Women Being Equal

After decades of tireless campaigning, the battle of women’s suffrage came down to a single vote cast by the youngest member of the legislature. This vote ratified the nineteenth amendment and guaranteed women the right to vote. In 1923, three years after the 19th amendment was ratified, suffragist Alice Paul proposed a new amendment that declares men and women equal under the law. This is known as the Equal Rights Amendment. Today, nearly one-hundred years later, its passage still isn’t completed. If Virginia voted to ratify the Equal Rights Amendment, it may become a law.

Harnessing the power of its new democratic majority, the Virginia legislature is poised to vote this week to become the 38th of the 38 states needed to ratify the Equal Rights Amendment, which should make women’s rights explicit in the Constitution. 

I find it crazy how, even after 100 years, the ERA still hasn’t ratified. The ERA was brought to every session of congress for nearly 50 years.

“The female population has outnumbered men at colleges within the United States, and the House of Representatives has elected a record-breaking number of female candidates,” said Mackenzie Oster, from the Pitt News Opinion section. 

Even with all these factors, women are still not granted federal equality. After so many years, the ratification of the ERA is long overdue. I believe that they should have ratified the ERA sooner and that there shouldn’t have been any conflict in the first place. I wouldn’t necessarily say that the heads of congress were at fault: Congress passed the ERA in 1972, sending the amendment to the states to ratify within a seven-year period before later extending the deadline to 1982. Three-fourths of state legislatures, or 38 out of 50, need to ratify it; it is the states that are at fault. While the passage of the ERA would formally enforce that every American is protected against discriminative allegations based on gender under the Constitution, it would also mean so much more than that. The ERA’s passage would be a symbolic victory for any person who has faced sex discrimination. In my opinion, the protests to ratify the ERA has impacted our society and made many civilians aware of what is happening. I believe that there are many issues with the equality system and that the ERA can make a beneficial impact.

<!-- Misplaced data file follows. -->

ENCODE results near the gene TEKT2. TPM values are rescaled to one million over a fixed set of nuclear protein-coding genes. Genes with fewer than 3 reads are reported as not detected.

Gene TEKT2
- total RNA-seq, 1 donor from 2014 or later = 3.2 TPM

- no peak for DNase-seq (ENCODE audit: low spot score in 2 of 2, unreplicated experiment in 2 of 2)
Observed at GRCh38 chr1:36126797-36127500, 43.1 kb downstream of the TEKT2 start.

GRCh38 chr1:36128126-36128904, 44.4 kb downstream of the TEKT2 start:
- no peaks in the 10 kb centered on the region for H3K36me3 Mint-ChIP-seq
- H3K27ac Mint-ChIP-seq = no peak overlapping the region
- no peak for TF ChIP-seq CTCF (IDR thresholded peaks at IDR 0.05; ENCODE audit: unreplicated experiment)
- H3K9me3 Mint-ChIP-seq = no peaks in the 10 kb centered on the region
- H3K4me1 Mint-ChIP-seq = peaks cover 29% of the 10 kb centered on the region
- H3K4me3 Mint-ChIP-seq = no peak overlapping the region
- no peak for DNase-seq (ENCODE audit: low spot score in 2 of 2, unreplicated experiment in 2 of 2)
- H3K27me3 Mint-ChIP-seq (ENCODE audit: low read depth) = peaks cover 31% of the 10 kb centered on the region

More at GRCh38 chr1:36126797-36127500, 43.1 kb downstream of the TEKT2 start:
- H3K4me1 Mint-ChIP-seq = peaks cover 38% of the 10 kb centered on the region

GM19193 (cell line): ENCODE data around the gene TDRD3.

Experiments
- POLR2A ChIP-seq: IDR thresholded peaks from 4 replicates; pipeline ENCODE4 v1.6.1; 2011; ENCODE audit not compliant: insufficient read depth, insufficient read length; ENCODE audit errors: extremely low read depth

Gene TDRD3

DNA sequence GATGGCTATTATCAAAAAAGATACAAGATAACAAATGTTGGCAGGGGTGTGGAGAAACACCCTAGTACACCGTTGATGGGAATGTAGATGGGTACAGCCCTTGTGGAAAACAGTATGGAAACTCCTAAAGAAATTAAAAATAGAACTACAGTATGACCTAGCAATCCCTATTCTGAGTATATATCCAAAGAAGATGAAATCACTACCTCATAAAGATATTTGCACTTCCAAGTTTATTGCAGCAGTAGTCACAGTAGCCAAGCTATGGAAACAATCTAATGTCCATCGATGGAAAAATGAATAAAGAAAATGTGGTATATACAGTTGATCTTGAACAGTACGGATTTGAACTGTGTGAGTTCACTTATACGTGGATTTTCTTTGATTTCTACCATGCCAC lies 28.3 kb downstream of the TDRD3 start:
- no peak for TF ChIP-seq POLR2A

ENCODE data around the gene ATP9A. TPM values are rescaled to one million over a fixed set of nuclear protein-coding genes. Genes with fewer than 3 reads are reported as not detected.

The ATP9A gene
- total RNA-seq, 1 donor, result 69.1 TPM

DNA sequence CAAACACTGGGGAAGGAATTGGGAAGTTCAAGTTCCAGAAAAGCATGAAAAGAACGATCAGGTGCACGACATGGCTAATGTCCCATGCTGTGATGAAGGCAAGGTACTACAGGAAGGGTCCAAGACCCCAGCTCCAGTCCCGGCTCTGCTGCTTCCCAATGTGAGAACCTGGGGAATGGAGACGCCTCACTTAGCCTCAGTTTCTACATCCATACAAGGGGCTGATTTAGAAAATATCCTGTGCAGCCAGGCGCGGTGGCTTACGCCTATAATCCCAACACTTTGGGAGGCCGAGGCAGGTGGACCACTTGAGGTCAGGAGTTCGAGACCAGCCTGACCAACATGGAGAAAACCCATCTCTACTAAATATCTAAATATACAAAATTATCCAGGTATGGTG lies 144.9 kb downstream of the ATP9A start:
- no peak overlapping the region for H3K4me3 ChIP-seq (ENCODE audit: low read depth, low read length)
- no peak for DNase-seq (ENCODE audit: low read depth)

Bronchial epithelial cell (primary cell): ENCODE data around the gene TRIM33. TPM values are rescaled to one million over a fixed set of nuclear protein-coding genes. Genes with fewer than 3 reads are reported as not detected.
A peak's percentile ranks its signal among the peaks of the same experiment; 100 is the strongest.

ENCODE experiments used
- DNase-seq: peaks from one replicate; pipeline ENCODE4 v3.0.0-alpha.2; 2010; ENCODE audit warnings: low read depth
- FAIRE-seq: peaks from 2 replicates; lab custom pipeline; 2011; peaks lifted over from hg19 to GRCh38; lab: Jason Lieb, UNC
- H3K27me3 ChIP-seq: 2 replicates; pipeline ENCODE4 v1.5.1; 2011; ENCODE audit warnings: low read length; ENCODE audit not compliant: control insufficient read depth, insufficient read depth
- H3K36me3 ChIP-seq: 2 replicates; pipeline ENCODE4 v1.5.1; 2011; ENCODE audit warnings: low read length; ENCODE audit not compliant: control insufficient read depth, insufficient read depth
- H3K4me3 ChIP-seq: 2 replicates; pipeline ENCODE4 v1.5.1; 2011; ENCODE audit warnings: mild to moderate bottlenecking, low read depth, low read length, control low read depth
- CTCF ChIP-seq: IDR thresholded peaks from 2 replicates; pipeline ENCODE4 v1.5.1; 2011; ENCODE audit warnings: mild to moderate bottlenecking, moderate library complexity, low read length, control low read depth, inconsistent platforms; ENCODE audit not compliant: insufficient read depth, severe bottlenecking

History will be made when the ERA is finally ratified.